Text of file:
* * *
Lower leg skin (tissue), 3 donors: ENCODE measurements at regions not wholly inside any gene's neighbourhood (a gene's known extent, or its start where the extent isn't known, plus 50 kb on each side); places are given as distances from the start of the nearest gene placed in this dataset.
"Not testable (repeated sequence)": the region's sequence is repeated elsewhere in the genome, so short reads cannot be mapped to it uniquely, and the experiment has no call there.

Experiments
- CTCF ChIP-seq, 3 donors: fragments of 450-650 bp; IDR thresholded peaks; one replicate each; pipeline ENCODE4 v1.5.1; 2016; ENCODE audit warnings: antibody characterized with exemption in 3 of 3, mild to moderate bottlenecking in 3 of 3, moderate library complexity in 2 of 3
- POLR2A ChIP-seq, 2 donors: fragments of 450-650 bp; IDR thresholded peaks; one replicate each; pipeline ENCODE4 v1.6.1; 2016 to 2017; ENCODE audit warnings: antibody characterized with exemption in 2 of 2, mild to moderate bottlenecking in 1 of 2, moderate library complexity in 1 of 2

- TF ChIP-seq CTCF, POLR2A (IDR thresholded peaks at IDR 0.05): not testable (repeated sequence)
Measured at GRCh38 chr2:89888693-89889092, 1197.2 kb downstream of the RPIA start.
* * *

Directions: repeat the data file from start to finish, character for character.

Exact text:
Lower leg skin (tissue), 3 donors: ENCODE measurements at regions not wholly inside any gene's neighbourhood (a gene's known extent, or its start where the extent isn't known, plus 50 kb on each side); places are given as distances from the start of the nearest gene placed in this dataset.
"Not testable (repeated sequence)": the region's sequence is repeated elsewhere in the genome, so short reads cannot be mapped to it uniquely, and the experiment has no call there.

Experiments
- CTCF ChIP-seq, 3 donors: fragments of 450-650 bp; IDR thresholded peaks; one replicate each; pipeline ENCODE4 v1.5.1; 2016; ENCODE audit warnings: antibody characterized with exemption in 3 of 3, mild to moderate bottlenecking in 3 of 3, moderate library complexity in 2 of 3
- POLR2A ChIP-seq, 2 donors: fragments of 450-650 bp; IDR thresholded peaks; one replicate each; pipeline ENCODE4 v1.6.1; 2016 to 2017; ENCODE audit warnings: antibody characterized with exemption in 2 of 2, mild to moderate bottlenecking in 1 of 2, moderate library complexity in 1 of 2

- TF ChIP-seq CTCF, POLR2A (IDR thresholded peaks at IDR 0.05): not testable (repeated sequence)
Measured at GRCh38 chr2:89888693-89889092, 1197.2 kb downstream of the RPIA start.